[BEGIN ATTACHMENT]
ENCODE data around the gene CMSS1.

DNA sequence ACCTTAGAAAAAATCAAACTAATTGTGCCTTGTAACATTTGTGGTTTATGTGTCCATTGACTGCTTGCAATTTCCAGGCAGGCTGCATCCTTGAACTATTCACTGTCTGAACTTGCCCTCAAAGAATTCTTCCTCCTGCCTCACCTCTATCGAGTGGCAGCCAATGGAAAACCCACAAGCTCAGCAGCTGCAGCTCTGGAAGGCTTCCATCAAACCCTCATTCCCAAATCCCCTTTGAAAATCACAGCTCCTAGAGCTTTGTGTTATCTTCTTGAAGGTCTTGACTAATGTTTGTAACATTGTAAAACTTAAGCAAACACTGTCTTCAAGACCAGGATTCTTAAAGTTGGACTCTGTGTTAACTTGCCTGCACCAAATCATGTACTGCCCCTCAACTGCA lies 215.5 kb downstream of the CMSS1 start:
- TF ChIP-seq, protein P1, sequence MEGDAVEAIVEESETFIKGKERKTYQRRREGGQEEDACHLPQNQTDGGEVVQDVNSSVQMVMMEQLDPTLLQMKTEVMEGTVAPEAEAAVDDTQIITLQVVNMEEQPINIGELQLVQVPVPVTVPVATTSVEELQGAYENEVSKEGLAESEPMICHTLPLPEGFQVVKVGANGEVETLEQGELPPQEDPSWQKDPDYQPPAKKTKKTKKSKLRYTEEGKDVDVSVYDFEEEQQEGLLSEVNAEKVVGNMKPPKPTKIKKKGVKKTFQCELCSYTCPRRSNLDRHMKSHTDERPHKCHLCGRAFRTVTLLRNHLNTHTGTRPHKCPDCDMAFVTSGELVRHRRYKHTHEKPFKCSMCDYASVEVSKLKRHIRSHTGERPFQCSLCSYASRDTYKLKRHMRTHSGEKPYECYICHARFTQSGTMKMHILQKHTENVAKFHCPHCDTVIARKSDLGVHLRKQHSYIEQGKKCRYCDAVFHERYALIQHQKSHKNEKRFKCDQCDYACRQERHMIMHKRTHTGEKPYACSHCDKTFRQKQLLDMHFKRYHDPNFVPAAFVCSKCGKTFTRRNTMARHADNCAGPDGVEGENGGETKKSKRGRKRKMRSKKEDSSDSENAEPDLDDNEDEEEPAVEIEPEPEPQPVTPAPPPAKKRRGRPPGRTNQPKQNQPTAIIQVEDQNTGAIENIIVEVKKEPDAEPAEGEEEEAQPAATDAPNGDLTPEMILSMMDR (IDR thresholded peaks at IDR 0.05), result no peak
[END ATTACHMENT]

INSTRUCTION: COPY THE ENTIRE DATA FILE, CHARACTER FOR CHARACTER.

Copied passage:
ENCODE data around the gene CMSS1.

DNA sequence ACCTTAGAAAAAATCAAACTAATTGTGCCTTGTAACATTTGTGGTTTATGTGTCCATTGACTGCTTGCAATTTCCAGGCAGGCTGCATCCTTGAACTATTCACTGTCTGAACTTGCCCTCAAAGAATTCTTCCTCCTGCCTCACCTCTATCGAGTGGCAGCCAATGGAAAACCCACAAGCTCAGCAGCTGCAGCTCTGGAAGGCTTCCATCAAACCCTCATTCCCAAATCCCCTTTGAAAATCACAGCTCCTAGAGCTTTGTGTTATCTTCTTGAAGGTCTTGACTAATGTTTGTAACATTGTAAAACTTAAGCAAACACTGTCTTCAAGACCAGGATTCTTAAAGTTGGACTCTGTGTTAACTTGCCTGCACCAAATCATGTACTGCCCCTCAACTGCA lies 215.5 kb downstream of the CMSS1 start:
- TF ChIP-seq, protein P1, sequence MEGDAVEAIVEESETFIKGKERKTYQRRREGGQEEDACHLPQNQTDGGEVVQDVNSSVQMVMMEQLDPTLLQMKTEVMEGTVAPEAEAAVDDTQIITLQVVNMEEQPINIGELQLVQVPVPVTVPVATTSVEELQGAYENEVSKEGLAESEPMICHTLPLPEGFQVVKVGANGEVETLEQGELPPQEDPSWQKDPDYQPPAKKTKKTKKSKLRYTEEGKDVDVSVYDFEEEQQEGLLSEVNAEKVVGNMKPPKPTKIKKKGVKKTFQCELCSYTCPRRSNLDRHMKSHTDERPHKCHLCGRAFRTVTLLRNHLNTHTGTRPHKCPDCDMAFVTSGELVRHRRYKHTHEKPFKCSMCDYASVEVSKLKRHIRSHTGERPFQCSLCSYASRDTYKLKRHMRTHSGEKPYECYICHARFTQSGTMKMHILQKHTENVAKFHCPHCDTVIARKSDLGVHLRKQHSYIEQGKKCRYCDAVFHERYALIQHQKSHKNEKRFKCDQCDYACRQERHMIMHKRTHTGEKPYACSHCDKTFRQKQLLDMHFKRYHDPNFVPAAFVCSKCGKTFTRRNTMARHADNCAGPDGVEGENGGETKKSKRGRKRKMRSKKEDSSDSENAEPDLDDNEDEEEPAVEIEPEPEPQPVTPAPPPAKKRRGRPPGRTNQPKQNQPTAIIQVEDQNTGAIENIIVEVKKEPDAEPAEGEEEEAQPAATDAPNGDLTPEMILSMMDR (IDR thresholded peaks at IDR 0.05), result no peak